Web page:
Uncorked: Storied history marked by Sonoma's Buena Vista Winery
Probably no other California winery boasts a history as colorful as that of Buena Vista Winery of Sonoma.
It's a story of colorful European nobility; a soldier from the 1917 Russian Revolution's White Army; and finally a top-ranked French wine producer coming to the rescue.
Two hundred years ago in Hungary's famed wine city of Tokaj, Agoston Haraszthy was born to a winemaking family of minor nobility. He learned to make wine by age 5.
As an adult, he started a family, but frustrated by Hungarian social and commercial immobility, he came to the United States by 1840. In 1849, he took his family by wagon train to California.
Visiting Sonoma County, he was enchanted by its winemaking potential. In 1857, he built the state's first progressive winery, with gravity flow winemaking, California redwood barrels and a series of aging caves dug by Chinese workers. He imported thousands of top-quality European vines and dubbed himself "The Count of Buena Vista."
Then tragedy happened. In the late 1860s, his vines were attacked by the root louse phylloxera. He traveled then to Nicaragua to make rum but was killed by a crocodile there while crossing a river. Buena Vista Winery went bankrupt.
Ensuing years only made things worse, with the financial panic of the 1880s, the earthquake of 1906, the Great Depression, Prohibition and World War II.
In 1943, finally, a new family bought the winery, rebuilt it, replanted its grapes. And in a stroke of genius, it hired the genius Andre Tchelistcheff as consulting winemaker.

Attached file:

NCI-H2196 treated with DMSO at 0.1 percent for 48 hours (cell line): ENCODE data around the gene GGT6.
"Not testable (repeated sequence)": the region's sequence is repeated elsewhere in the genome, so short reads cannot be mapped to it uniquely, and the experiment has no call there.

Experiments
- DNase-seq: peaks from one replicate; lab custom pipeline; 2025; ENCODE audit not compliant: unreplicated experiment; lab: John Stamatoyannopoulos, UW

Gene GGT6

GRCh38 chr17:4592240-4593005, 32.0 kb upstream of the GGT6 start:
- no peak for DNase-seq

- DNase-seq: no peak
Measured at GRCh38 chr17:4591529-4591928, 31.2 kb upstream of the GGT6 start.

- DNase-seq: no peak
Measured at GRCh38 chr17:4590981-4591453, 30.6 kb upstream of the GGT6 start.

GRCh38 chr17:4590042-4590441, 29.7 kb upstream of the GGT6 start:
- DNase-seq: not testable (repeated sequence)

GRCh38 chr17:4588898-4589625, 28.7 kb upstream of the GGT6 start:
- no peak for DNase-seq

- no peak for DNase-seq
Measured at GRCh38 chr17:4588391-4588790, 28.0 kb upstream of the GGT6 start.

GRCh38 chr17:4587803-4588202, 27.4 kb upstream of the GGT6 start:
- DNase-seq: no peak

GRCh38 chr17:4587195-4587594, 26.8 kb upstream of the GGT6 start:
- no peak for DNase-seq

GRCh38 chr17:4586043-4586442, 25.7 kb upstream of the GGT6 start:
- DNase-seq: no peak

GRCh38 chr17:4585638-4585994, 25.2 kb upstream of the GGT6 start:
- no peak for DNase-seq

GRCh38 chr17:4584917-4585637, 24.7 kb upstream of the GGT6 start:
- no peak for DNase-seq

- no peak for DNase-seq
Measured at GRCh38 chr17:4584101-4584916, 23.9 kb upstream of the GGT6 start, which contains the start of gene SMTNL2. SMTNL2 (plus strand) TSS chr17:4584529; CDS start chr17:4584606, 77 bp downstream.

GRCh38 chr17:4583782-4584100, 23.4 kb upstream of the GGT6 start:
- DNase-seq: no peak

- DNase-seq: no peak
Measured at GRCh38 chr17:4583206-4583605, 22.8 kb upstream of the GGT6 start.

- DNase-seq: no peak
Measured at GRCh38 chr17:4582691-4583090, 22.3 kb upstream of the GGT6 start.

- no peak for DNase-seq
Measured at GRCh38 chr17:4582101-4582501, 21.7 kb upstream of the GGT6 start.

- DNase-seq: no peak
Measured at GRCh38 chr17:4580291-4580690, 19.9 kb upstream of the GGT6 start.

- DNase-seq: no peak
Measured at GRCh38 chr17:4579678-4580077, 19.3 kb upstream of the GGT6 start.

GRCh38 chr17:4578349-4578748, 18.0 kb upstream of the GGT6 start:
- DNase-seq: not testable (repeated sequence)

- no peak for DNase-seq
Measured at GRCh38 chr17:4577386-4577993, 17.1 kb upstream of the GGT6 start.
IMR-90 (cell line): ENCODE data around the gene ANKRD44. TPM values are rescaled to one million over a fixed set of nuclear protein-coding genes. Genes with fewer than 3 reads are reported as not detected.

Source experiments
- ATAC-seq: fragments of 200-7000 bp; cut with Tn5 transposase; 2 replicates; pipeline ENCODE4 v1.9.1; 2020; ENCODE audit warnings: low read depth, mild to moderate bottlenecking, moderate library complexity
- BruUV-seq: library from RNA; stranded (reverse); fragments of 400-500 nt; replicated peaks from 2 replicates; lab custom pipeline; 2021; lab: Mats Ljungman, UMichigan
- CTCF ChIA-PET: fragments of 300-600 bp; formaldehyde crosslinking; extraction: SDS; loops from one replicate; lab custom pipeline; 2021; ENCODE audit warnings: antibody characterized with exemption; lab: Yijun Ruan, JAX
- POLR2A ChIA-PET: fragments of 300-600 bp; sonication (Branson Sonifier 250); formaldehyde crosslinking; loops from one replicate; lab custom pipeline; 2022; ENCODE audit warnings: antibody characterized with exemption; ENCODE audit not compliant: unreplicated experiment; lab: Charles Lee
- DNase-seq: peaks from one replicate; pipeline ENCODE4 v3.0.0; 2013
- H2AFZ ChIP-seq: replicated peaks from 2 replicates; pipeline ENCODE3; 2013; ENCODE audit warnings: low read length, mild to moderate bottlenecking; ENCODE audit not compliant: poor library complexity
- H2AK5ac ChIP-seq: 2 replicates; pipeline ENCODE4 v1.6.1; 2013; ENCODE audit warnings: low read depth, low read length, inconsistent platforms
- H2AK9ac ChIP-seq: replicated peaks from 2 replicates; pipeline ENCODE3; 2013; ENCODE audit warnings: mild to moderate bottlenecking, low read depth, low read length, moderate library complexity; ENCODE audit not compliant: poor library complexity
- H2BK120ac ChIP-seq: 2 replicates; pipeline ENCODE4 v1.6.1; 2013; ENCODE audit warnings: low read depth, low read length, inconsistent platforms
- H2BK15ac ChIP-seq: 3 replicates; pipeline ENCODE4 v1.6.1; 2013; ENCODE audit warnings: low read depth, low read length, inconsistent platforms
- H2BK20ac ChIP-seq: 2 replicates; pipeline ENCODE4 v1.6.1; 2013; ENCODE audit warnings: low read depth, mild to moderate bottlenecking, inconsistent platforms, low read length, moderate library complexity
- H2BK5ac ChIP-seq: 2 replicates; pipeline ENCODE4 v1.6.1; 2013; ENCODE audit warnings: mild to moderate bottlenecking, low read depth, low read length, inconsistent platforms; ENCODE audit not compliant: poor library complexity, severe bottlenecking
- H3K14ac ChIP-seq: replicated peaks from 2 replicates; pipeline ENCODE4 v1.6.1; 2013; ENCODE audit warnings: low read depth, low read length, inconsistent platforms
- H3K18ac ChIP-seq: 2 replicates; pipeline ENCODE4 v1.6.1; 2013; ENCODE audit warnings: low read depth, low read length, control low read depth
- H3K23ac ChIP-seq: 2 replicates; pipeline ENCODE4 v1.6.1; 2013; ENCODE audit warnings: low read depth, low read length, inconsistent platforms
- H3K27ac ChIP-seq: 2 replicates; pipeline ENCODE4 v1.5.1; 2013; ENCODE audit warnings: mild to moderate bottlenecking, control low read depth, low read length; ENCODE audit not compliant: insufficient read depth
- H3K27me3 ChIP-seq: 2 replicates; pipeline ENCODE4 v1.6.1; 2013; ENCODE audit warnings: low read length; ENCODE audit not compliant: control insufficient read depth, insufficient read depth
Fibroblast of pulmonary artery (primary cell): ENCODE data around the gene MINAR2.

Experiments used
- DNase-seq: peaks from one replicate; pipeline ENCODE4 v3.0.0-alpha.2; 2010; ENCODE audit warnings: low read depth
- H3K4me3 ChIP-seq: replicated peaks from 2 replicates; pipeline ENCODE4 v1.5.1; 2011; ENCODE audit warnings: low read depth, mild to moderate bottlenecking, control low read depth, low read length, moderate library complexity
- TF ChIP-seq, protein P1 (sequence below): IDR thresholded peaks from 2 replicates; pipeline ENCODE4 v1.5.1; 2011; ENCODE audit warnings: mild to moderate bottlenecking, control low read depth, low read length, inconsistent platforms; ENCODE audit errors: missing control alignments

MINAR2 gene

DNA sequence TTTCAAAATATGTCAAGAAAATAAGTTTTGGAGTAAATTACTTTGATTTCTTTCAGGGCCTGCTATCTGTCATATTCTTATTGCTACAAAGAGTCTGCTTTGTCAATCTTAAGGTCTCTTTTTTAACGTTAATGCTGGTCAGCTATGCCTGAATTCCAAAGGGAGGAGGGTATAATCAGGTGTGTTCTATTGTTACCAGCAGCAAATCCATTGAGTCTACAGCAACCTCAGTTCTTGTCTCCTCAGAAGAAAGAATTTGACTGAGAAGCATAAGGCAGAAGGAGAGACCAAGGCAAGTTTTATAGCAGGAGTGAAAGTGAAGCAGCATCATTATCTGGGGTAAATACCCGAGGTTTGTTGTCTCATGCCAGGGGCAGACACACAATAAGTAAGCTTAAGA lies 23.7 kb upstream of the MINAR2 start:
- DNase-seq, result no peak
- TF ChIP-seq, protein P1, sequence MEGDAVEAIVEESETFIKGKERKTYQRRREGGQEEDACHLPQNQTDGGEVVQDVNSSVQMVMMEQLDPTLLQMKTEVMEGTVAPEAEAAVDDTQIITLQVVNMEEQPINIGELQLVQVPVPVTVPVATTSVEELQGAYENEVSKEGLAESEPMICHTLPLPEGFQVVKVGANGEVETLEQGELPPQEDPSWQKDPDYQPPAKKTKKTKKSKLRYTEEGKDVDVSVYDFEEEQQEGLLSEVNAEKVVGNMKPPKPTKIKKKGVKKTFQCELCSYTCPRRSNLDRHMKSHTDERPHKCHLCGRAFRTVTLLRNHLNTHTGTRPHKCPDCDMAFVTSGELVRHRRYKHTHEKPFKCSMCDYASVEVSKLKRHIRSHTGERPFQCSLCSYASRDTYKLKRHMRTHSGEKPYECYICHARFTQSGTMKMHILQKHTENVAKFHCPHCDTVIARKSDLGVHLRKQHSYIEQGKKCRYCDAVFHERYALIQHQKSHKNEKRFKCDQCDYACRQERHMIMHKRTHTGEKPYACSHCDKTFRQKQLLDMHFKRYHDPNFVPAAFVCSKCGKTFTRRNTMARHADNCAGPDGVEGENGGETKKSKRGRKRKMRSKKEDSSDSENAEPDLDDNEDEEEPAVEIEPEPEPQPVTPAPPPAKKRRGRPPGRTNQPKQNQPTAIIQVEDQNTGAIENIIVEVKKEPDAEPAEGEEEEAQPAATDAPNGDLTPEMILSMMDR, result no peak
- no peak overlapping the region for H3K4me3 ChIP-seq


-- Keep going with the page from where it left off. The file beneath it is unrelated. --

Tchelistcheff was born in Russia. During the 1917 revolution, he joined the White Russian Army opposing the Bolsheviks. When his side lost, he had to flee. He ended up in Paris studying wine, later emigrating to California.
The winery's hardships weren't over. In the 1960s, a series of ownership changes again hurt its image.
But in 2011, new owners again arrived. Jean-Charles Boisset of Boisset Family Estates, producers of fine wine in France's vaunted Burgundy region, again has renovated the old winery and planted new vines.
To mark the 200th anniversary of Haraszthy's birth, the company is releasing a new series of wine from Sonoma. Yet again, hopes are high.
2010 Buena Vista Sonoma Merlot: spicy black cherry and black pepper aromas and flavors, full-bodied, smooth, long finish; $15.
2011 Buena Vista Sonoma Chardonnay: golden delicious apples and toast, medium body, long finish; $15.
2011 Buena Vista Sonoma Sauvignon Blanc: crisp and lively, with citrus and green apple flavors; $15.
2010 Buena Vista Sonoma Pinot Noir: aromas of camellias, flavors of red raspberries and espresso; $15.
2010 Buena Vista Sonoma Zinfandel: aromas and flavors of black plums and black pepper, spicy; $15.
2010 Buena Vista Sonoma Cabernet Sauvignon: aromas and flavors of earth, cassis and spice, full and smooth; $15.
Fred Tasker has retired from The Miami Herald but is still writing about wine. He can be reached at firstname.lastname@example.org.